Science students studying endangered coral species in lab

Eight undergraduate students and three teaching assistants in Vania Coelho’s Bio Research Methodology class at Dominican have been handed the task and responsibility of studying a threatened species of coral native to Florida.

The project is tied to Coelho’s research “Mitigating thermal bleaching through shading in a coral species native to Florida” which has been approved by the National Oceanic and Atmospheric Administration’s Florida Keys National Marine Sanctuary (FKNMS). It will involve more than 300 corals of Orbicella faveolata (formally known as Montastrea faveolata); a key frame-building coral in Caribbean reefs that has declined in abundance at alarming rates over the last few decades, in great part due to global climate change.

The corals, handled and shipped by Mote Marine Laboratory, in Summerland Key, FL, arrived March 4 at Dominican from the FKNMS. They are being observed in a laboratory in the science center.

“Talk above relevance; this is as relevant as it gets.  This is a species that needs help, and we are so excited to have a chance of finding solutions,” says Coelho, a professor in the Department of Natural Sciences and Mathematics in the School of Health and Natural Sciences. “This is the first time we are studying a boulder coral species in my lab, and it is a species native to the Caribbean, which has some of the most vulnerable reefs in the world.”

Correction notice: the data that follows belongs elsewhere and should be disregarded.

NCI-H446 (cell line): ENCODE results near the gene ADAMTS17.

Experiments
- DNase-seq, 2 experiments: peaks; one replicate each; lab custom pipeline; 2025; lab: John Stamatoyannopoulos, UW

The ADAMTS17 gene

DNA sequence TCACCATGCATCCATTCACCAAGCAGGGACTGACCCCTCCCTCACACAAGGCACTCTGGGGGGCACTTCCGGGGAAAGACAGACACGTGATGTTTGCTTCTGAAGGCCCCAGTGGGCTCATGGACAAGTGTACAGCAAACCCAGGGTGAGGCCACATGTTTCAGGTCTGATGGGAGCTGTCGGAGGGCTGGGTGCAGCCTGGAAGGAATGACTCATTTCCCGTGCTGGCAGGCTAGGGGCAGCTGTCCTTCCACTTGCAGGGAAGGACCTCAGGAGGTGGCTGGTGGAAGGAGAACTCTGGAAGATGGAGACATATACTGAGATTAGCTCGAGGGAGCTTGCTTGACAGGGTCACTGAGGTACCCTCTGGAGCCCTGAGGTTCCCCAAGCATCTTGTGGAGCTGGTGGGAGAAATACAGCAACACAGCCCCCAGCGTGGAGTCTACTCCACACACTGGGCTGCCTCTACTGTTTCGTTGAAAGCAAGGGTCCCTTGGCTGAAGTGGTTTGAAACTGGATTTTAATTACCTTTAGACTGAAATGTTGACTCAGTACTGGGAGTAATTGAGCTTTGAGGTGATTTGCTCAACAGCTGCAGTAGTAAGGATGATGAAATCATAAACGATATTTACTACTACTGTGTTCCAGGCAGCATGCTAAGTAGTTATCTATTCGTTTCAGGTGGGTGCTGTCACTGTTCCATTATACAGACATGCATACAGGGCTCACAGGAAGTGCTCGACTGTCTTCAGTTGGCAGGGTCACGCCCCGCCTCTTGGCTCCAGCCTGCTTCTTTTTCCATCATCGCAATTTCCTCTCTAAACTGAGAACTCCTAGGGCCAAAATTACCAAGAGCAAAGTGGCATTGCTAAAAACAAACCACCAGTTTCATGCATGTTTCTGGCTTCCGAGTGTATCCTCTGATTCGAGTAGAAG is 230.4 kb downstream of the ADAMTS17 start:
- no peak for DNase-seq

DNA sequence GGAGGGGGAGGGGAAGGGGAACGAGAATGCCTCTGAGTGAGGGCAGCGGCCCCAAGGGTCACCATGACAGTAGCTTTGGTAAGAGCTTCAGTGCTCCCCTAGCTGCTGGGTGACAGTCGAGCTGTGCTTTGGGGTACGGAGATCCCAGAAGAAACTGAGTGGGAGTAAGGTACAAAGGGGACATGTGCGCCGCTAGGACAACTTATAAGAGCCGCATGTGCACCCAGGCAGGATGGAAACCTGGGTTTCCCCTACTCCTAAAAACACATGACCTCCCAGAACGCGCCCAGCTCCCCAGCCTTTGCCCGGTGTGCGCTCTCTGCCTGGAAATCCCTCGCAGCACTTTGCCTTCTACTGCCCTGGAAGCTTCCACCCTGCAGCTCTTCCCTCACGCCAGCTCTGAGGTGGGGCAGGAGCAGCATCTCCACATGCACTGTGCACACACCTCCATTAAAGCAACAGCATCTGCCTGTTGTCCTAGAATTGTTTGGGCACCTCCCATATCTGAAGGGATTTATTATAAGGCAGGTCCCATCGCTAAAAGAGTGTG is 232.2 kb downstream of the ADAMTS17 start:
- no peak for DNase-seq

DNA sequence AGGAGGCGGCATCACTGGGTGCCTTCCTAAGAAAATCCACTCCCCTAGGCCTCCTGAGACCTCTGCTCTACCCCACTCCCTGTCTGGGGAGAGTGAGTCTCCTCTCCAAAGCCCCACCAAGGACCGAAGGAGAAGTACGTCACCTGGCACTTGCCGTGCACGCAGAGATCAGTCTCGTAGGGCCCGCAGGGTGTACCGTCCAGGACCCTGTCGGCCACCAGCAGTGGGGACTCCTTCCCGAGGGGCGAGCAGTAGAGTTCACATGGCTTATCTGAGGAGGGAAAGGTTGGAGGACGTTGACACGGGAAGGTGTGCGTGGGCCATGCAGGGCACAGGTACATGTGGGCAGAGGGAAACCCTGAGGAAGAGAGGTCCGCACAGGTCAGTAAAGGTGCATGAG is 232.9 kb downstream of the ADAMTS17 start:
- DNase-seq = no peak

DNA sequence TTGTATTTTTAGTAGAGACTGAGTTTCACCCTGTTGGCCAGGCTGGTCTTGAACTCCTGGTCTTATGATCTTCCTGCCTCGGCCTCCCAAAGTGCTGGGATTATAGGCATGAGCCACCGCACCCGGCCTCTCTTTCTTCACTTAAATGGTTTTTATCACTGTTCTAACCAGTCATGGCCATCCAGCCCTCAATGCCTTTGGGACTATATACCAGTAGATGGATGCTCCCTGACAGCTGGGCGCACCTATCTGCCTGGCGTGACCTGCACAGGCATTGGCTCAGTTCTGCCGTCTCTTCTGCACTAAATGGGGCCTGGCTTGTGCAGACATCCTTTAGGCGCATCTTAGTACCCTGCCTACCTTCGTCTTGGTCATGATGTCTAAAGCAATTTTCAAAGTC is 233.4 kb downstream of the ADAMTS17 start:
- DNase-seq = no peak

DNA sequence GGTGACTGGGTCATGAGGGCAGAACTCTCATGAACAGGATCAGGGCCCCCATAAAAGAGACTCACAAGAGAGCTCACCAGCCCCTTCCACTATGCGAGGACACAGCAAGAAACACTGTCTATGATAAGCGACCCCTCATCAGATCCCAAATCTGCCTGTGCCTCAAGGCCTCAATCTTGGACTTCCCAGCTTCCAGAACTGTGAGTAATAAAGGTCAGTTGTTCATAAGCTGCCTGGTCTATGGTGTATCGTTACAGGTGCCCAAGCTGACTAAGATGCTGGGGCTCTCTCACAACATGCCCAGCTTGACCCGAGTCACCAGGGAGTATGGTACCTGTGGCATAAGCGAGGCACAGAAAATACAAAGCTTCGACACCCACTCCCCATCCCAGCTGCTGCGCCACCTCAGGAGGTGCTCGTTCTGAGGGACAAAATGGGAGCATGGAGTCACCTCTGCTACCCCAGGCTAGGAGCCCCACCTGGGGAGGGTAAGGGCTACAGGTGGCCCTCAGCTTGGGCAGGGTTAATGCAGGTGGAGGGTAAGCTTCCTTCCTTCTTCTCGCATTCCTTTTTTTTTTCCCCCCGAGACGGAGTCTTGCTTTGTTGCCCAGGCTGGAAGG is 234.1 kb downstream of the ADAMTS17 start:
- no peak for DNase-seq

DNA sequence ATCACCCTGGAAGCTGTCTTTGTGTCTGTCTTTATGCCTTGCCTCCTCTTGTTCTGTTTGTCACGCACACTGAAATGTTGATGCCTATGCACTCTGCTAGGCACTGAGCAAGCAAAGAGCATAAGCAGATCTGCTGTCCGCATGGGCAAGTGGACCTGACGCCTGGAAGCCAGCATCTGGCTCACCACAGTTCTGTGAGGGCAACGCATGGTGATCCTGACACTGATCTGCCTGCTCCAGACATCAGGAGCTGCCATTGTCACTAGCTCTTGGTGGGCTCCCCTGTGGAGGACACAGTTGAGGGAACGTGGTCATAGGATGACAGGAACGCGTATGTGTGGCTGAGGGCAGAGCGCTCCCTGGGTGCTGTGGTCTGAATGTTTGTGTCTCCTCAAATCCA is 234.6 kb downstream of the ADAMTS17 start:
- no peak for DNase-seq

Coelho was inspired to contact Mote Marine Laboratory after reading a New York Times article last November about a quick-grow technique, called microfragmenting, which potentially could mass-produce reef-building corals for transplanting onto dead or dying reefs. Coelho requested a permit through FKNMS to receive Orbicella faveolata corals from their coral nursery, which were handled and shipped by Mote.

“This is what we call a massive type of coral, which is much more difficult to handle, and fragment for lab experiments than branching corals,” she says.

Students will be studying tiny disks of the species, roughly 2-by-2 centimeters. While Coelho leads another class on a field trip to New Zealand, the teaching assistants and undergraduate students at Dominican will oversee and manage the coral as it acclimates for about two weeks. The research team will nurse the corals and then begin lab experiments upon Coelho’s return.  Students normally spend up to two hours a day in the lab, but sometimes they may have to spend up to 5 hours.

“There are no weekends for them. No spring break for most of them either. It’s a major commitment and they agreed to do that,” Coelho says. “My undergraduate students have been training for months to be able to do this, my teaching assistants have already done a similarly high demanding research project with me in the past, and came back to help. It is impossible for me not to be proud of them, not just any student would be willing to do that. They knew it would be a tremendous amount of work and they chose to do it anyway. . Not only that, but they are enthusiastic about it; they are engaged in a real-life problem, it is original research, and it’s great to be a part of it. As a teacher, I could not possibly feel more rewarded than having them as my students.”

The task, Coelho said, is to keep the corals alive under higher temperatures and varying levels of light intensity with the goal of discovering a means of protecting the coral through shading. The research team will carry on the experiment through the spring semester and analyze data in the fall semester.

“If everything goes well,” Coelho says, “potentially we could design field experiments in Florida, and learn if what we are observing in the lab reflects how corals would respond in the field.”